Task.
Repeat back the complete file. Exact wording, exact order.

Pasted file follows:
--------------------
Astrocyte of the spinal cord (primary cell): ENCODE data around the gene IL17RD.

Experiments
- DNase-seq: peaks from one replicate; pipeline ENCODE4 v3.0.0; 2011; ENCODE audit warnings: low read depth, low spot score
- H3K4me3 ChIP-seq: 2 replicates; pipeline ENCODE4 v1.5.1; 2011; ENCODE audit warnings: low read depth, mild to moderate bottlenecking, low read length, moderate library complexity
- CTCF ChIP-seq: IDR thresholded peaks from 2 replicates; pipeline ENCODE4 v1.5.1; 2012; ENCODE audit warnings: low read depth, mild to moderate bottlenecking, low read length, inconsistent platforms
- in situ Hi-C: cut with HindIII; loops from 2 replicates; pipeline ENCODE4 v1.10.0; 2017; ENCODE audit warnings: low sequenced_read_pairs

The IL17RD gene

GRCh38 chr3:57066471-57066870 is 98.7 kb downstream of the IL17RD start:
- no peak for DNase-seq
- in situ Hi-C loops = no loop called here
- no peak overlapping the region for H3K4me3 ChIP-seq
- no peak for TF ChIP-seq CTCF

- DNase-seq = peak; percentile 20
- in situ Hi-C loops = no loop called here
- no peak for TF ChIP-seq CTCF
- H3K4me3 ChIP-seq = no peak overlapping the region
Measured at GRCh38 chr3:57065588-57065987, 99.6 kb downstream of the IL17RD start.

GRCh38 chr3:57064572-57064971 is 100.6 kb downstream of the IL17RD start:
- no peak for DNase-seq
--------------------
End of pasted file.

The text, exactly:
Astrocyte of the spinal cord (primary cell): ENCODE data around the gene IL17RD.

Experiments
- DNase-seq: peaks from one replicate; pipeline ENCODE4 v3.0.0; 2011; ENCODE audit warnings: low read depth, low spot score
- H3K4me3 ChIP-seq: 2 replicates; pipeline ENCODE4 v1.5.1; 2011; ENCODE audit warnings: low read depth, mild to moderate bottlenecking, low read length, moderate library complexity
- CTCF ChIP-seq: IDR thresholded peaks from 2 replicates; pipeline ENCODE4 v1.5.1; 2012; ENCODE audit warnings: low read depth, mild to moderate bottlenecking, low read length, inconsistent platforms
- in situ Hi-C: cut with HindIII; loops from 2 replicates; pipeline ENCODE4 v1.10.0; 2017; ENCODE audit warnings: low sequenced_read_pairs

The IL17RD gene

GRCh38 chr3:57066471-57066870 is 98.7 kb downstream of the IL17RD start:
- no peak for DNase-seq
- in situ Hi-C loops = no loop called here
- no peak overlapping the region for H3K4me3 ChIP-seq
- no peak for TF ChIP-seq CTCF

- DNase-seq = peak; percentile 20
- in situ Hi-C loops = no loop called here
- no peak for TF ChIP-seq CTCF
- H3K4me3 ChIP-seq = no peak overlapping the region
Measured at GRCh38 chr3:57065588-57065987, 99.6 kb downstream of the IL17RD start.

GRCh38 chr3:57064572-57064971 is 100.6 kb downstream of the IL17RD start:
- no peak for DNase-seq